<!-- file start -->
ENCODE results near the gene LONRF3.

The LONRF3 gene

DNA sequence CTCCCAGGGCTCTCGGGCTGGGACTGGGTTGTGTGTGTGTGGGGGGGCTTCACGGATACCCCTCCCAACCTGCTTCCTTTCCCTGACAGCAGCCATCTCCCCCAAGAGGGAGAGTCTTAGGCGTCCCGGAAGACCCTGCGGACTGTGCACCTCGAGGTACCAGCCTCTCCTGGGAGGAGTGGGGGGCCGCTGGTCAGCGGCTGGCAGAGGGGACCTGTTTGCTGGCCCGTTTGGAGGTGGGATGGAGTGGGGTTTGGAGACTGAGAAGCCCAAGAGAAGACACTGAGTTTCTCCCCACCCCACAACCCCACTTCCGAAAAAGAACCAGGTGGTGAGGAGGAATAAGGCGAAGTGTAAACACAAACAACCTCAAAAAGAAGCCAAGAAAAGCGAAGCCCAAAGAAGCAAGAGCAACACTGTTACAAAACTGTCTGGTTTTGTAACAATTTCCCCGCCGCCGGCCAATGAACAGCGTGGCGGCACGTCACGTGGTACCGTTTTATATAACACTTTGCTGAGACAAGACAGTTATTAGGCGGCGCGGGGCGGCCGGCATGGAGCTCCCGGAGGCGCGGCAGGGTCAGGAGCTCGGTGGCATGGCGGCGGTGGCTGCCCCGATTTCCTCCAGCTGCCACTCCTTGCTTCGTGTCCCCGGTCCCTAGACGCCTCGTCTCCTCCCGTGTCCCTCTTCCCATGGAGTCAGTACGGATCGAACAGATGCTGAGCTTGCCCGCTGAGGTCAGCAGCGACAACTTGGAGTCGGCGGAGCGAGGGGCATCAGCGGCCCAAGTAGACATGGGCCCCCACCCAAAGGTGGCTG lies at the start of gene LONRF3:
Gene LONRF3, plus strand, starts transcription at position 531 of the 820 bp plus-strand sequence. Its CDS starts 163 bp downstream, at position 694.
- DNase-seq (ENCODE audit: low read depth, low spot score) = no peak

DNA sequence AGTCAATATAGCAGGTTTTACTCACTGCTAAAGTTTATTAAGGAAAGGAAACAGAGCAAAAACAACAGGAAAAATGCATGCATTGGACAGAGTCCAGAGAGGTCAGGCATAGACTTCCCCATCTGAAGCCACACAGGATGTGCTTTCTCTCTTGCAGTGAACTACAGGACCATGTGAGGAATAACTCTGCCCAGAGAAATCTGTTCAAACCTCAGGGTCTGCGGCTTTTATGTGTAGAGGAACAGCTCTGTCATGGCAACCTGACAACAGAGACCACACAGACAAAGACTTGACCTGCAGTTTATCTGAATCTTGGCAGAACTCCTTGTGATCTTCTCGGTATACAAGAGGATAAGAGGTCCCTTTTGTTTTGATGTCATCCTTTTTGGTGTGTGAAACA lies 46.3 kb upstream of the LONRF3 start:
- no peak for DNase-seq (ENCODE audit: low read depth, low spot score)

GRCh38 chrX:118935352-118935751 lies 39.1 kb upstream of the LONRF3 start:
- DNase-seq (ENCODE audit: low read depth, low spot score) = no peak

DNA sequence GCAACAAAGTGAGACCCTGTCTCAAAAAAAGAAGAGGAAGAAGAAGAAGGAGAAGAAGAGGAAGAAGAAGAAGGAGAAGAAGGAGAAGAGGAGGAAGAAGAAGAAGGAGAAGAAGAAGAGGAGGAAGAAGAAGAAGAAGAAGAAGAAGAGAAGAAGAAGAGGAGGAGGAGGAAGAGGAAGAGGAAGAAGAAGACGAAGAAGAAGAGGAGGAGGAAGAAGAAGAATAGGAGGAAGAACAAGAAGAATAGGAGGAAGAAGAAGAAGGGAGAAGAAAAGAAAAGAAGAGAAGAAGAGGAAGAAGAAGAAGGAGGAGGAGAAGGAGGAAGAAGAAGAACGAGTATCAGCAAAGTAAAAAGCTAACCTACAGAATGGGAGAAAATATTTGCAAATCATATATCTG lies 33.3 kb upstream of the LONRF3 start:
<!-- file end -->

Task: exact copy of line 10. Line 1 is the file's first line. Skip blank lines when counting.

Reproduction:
DNA sequence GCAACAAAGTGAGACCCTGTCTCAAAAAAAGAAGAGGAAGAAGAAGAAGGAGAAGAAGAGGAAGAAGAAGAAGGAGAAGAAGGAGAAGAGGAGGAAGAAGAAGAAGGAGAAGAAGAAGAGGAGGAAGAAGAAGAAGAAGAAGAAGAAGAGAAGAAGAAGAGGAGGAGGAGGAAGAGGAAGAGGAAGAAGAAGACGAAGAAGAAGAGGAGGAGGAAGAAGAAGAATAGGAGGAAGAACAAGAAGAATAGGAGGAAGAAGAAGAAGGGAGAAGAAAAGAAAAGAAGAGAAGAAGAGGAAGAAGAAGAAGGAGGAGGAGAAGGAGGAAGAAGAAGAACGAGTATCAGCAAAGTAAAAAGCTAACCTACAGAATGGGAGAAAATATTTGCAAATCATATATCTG lies 33.3 kb upstream of the LONRF3 start: